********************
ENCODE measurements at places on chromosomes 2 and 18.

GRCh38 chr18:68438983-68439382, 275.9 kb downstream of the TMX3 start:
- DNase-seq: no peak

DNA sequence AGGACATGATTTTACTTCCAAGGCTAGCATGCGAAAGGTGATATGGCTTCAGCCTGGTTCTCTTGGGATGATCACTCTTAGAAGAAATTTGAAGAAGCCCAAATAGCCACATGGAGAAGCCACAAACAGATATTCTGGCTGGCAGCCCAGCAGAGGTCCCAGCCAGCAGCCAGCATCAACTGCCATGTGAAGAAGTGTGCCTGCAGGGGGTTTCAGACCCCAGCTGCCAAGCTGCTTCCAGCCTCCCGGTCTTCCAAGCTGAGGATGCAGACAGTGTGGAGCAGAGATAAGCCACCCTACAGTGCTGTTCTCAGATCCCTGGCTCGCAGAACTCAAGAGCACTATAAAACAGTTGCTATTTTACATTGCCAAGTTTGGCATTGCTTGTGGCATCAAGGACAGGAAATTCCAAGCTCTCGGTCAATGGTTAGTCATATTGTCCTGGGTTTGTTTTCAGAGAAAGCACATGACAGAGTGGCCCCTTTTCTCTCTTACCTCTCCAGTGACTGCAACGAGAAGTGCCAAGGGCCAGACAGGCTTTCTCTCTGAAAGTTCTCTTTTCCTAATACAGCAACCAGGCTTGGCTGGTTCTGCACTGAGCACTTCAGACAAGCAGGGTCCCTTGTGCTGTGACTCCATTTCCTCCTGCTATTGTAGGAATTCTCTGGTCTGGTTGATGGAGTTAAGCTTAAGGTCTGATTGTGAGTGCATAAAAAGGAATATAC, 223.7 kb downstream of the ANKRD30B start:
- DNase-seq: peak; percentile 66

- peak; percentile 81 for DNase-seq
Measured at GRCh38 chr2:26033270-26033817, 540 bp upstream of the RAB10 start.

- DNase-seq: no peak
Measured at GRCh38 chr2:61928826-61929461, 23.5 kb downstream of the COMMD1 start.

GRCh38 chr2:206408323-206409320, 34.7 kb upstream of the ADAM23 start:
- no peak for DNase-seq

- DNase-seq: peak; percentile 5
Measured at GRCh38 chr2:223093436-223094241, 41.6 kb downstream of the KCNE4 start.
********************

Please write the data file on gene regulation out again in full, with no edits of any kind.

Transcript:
ENCODE measurements at places on chromosomes 2 and 18.

GRCh38 chr18:68438983-68439382, 275.9 kb downstream of the TMX3 start:
- DNase-seq: no peak

DNA sequence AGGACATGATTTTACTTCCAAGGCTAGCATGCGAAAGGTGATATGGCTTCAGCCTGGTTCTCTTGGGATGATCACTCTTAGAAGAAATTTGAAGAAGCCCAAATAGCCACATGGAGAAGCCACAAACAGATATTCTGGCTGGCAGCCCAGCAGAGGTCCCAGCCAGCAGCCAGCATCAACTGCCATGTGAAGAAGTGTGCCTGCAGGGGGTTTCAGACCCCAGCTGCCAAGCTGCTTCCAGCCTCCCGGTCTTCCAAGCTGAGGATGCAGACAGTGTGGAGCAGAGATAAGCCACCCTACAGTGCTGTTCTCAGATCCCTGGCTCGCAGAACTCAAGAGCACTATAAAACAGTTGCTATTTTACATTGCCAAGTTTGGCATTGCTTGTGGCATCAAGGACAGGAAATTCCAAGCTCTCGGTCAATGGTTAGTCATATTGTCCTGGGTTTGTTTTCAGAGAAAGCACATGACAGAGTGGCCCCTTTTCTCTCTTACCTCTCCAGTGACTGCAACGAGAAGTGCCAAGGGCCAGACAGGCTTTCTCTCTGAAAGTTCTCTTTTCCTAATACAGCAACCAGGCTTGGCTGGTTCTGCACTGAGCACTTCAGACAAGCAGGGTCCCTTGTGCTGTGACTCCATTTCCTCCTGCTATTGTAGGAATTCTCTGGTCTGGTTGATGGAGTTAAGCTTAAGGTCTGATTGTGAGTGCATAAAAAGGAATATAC, 223.7 kb downstream of the ANKRD30B start:
- DNase-seq: peak; percentile 66

- peak; percentile 81 for DNase-seq
Measured at GRCh38 chr2:26033270-26033817, 540 bp upstream of the RAB10 start.

- DNase-seq: no peak
Measured at GRCh38 chr2:61928826-61929461, 23.5 kb downstream of the COMMD1 start.

GRCh38 chr2:206408323-206409320, 34.7 kb upstream of the ADAM23 start:
- no peak for DNase-seq

- DNase-seq: peak; percentile 5
Measured at GRCh38 chr2:223093436-223094241, 41.6 kb downstream of the KCNE4 start.